Facebook, FBI Face Brewing Conflict Over Data Collection

Facebook, which has been under scrutiny for its privacy policies, just settled with the U.S. government for a record $5 billion fine. But the FBI has now complicated that picture by more aggressively monitoring potential threats on all social media platforms. Last month, the FBI asked for third party vendors to submit proposals by August 27 for examining public data to “proactively identify and reactively monitor threats to the United States and its interests” on Facebook, Twitter and other social media platforms. Continue reading Facebook, FBI Face Brewing Conflict Over Data Collection

Facebook Data Policy Update Will Curb Surveillance of Users

Under pressure from the ACLU and other advocacy groups, Facebook announced it would not allow law enforcement and third party vendors to use its data for surveillance purposes. Facebook did not define surveillance in the update to its data policy, but police have reportedly been using the social network to track protesters and activists. In October, the ACLU published documents from startup Geofeedia that detailed how the location-based, social media analytics platform tracked protestors in Baltimore, Maryland and Ferguson, Missouri. Continue reading Facebook Data Policy Update Will Curb Surveillance of Users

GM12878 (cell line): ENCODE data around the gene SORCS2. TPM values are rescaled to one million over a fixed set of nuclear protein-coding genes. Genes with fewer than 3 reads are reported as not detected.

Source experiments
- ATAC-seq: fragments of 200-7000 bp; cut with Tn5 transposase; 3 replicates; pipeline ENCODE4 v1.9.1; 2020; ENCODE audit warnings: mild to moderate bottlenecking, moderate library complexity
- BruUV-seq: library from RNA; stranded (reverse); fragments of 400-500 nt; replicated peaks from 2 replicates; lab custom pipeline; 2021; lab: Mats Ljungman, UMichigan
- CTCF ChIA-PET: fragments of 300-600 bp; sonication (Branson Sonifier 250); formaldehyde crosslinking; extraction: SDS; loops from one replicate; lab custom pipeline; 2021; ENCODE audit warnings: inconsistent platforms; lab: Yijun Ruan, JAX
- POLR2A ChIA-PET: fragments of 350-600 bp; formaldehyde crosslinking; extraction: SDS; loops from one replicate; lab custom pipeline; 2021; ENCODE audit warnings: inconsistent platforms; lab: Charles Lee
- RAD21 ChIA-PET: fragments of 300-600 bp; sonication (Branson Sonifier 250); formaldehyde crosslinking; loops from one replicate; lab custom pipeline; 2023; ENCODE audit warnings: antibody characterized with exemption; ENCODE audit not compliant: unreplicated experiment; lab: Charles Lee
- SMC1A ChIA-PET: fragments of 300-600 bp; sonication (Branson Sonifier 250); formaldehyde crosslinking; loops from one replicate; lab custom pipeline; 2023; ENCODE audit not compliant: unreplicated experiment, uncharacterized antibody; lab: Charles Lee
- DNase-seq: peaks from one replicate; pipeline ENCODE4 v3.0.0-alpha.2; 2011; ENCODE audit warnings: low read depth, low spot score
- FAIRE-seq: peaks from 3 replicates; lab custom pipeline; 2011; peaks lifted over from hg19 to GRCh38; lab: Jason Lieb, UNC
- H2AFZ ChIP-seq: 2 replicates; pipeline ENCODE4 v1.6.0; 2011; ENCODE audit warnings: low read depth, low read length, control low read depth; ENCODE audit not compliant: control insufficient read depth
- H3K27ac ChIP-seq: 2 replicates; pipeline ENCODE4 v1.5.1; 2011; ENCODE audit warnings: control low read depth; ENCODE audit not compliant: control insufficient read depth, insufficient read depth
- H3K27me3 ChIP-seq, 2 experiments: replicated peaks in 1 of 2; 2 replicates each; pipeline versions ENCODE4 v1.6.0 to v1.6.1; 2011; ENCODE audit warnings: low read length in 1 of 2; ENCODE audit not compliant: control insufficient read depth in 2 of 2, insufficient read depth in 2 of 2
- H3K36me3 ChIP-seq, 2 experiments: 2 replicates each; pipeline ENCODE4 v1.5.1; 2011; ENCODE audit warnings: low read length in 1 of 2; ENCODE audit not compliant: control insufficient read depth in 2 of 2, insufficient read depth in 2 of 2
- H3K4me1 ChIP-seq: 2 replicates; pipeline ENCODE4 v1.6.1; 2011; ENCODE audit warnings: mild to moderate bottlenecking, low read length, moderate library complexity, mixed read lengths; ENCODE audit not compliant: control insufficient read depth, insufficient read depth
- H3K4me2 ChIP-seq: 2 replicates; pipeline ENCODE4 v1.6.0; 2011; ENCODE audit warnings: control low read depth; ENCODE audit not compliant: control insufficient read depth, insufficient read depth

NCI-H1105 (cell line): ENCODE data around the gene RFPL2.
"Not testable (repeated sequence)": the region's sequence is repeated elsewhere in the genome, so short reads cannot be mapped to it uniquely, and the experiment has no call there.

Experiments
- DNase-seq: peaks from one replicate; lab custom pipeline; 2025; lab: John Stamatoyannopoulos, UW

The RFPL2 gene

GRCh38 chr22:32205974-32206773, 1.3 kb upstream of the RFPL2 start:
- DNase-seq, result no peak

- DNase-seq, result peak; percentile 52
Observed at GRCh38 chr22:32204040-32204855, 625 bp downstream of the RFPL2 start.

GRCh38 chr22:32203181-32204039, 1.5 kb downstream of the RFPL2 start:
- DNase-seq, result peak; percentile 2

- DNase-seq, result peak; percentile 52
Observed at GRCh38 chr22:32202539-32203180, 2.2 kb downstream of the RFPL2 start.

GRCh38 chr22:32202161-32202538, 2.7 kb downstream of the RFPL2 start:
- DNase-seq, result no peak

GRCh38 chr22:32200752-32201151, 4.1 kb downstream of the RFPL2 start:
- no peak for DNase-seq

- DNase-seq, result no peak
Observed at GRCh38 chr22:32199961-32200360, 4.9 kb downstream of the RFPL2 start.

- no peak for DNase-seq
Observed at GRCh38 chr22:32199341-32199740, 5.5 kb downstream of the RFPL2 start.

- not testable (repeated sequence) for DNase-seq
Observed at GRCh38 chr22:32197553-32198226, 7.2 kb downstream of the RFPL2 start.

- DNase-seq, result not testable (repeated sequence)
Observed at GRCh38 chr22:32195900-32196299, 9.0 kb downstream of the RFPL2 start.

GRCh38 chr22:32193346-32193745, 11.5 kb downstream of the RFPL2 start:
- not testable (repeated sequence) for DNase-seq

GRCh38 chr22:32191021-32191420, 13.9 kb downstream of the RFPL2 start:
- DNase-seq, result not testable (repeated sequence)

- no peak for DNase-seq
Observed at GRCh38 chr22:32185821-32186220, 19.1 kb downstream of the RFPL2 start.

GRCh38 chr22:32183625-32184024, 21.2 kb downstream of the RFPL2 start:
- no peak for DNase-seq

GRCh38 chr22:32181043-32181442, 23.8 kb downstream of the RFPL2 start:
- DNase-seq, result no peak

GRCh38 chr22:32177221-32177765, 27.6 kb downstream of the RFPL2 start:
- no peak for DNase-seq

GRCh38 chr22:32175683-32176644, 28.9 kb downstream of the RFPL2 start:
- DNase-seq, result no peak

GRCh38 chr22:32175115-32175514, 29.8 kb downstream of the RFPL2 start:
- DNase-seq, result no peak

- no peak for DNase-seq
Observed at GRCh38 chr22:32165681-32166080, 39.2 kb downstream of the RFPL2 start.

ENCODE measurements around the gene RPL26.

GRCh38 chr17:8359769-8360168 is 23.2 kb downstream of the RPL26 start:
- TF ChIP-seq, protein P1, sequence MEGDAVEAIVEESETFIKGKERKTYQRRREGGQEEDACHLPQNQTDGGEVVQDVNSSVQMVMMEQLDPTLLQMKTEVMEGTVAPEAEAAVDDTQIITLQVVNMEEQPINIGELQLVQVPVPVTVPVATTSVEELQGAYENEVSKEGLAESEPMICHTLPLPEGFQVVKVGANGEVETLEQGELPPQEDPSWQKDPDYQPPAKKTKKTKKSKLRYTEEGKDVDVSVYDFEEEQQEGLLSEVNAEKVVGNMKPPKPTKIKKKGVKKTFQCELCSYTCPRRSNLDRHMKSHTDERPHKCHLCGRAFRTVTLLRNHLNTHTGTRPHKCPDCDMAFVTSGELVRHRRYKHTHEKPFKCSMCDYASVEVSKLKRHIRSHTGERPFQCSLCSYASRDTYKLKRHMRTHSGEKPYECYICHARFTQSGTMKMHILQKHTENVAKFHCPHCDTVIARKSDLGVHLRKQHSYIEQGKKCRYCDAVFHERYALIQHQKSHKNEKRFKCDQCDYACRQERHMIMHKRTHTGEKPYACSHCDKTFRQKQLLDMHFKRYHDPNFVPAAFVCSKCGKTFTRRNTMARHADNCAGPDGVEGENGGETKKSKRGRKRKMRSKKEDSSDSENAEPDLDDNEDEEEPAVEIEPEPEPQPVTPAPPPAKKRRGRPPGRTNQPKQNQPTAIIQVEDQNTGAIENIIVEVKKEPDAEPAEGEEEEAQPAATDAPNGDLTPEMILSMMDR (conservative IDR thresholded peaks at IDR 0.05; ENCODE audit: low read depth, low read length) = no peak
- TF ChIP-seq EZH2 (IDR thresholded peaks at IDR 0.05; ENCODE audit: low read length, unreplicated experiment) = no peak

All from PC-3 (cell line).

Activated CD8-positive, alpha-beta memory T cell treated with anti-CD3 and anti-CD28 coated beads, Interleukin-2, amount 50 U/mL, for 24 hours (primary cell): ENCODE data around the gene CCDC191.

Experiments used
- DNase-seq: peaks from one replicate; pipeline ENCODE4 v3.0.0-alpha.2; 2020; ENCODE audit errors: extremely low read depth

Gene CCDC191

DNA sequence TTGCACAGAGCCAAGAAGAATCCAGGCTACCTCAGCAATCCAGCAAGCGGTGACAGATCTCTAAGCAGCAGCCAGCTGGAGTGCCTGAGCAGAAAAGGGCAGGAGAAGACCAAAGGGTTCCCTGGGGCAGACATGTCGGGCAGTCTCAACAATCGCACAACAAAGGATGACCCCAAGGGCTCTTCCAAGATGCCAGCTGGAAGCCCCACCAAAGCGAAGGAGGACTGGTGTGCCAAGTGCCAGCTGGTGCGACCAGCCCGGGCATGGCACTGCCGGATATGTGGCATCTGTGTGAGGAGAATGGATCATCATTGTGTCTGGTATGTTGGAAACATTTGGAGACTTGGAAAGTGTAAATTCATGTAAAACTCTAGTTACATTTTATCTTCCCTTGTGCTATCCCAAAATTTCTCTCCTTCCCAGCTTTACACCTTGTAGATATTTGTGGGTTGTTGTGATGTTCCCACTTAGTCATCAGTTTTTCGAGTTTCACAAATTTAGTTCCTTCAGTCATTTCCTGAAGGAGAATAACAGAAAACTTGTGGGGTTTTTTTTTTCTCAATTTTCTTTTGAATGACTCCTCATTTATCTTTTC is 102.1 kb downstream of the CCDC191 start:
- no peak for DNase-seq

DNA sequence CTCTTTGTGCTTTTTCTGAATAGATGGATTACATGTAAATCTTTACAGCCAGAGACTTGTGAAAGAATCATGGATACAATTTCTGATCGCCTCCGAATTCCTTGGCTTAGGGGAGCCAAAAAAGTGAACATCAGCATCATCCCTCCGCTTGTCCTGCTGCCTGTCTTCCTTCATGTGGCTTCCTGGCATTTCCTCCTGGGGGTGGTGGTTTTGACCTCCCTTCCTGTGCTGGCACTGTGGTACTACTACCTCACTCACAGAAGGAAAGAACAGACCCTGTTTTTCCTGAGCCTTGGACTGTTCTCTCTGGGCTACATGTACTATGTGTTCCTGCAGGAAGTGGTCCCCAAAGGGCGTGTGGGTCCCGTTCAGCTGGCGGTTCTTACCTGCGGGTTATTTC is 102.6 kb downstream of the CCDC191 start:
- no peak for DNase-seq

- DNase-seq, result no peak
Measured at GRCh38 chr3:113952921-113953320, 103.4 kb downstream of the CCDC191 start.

Government Says iPhone Unlocked, Apple No Longer Needed

The Justice Department revealed it has learned a way to unlock Syed Rizwan Farook’s iPhone without help from Apple. Farook was a gunman in the San Bernardino shooting that killed 14 people. The announcement stalls the legal standoff between the federal government and Apple; the Justice Department will withdraw its efforts to enlist the tech company’s help in the investigation. While the news suspends the privacy vs. security debate, at least temporarily, law enforcement’s ability to open the device without Apple’s assistance raises new concerns. Continue reading Government Says iPhone Unlocked, Apple No Longer Needed